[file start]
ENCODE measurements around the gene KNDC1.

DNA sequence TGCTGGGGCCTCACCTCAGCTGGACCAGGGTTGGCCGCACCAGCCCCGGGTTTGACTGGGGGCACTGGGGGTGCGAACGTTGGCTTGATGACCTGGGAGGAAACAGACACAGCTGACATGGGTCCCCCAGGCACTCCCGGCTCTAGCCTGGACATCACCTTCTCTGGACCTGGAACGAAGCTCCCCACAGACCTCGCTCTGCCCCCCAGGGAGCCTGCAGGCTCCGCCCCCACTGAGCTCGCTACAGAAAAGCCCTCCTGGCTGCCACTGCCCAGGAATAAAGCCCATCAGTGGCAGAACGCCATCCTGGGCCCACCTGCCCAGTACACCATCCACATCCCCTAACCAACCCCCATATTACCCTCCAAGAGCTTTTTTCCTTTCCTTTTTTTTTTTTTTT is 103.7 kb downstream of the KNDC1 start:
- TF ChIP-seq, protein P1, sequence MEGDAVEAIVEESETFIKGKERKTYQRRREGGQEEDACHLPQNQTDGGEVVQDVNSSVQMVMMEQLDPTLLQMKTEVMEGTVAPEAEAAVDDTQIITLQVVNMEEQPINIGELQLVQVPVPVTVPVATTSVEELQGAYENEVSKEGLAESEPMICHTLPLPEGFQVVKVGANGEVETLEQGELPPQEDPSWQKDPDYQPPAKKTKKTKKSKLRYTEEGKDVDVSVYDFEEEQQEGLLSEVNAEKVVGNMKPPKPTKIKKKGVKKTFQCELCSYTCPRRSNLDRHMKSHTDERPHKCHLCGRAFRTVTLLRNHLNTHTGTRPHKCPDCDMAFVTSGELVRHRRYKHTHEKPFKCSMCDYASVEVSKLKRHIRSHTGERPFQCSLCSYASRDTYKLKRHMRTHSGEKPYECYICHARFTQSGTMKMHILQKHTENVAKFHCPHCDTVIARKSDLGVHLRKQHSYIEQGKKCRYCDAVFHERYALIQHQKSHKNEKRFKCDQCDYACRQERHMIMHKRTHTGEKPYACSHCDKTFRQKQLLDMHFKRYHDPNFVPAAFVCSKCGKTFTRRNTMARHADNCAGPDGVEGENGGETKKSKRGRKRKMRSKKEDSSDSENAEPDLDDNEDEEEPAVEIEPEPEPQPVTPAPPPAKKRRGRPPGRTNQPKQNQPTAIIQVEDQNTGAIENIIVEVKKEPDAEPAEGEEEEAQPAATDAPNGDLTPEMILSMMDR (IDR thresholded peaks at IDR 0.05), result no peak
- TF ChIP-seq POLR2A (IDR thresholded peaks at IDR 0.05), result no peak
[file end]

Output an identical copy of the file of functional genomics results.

ENCODE measurements around the gene KNDC1.

DNA sequence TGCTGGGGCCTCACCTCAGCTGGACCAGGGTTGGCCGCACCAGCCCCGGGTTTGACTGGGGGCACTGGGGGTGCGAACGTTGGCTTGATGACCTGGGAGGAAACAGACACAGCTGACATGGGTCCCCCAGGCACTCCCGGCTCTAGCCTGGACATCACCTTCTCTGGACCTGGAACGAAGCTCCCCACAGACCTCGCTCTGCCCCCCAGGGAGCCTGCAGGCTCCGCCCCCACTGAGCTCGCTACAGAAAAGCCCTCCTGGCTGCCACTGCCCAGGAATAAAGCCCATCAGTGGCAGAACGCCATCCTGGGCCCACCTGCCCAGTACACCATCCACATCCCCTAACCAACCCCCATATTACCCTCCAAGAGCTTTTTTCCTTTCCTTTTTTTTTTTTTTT is 103.7 kb downstream of the KNDC1 start:
- TF ChIP-seq, protein P1, sequence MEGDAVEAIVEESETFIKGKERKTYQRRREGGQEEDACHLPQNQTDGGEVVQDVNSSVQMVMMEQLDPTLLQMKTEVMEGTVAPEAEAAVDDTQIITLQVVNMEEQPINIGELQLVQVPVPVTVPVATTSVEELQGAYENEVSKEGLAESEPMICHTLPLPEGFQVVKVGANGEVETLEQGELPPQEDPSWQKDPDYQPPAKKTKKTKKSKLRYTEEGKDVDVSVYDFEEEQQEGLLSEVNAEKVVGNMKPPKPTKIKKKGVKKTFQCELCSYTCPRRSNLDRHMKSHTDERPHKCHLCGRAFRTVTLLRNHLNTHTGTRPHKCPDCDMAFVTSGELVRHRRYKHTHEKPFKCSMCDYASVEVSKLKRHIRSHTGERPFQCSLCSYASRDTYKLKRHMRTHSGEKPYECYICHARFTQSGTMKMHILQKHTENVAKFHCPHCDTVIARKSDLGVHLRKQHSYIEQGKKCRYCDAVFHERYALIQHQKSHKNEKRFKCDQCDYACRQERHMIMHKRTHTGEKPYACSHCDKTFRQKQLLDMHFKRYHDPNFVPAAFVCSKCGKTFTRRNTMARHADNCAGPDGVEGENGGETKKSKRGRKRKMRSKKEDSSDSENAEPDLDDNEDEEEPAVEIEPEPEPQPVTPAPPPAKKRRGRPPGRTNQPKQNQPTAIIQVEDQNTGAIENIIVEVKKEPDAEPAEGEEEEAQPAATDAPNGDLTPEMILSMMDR (IDR thresholded peaks at IDR 0.05), result no peak
- TF ChIP-seq POLR2A (IDR thresholded peaks at IDR 0.05), result no peak